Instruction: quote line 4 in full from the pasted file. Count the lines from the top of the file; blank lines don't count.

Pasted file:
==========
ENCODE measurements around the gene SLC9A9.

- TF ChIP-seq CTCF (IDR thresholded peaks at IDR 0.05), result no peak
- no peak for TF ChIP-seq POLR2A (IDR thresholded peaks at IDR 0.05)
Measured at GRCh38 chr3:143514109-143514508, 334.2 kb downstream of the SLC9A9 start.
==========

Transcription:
Measured at GRCh38 chr3:143514109-143514508, 334.2 kb downstream of the SLC9A9 start.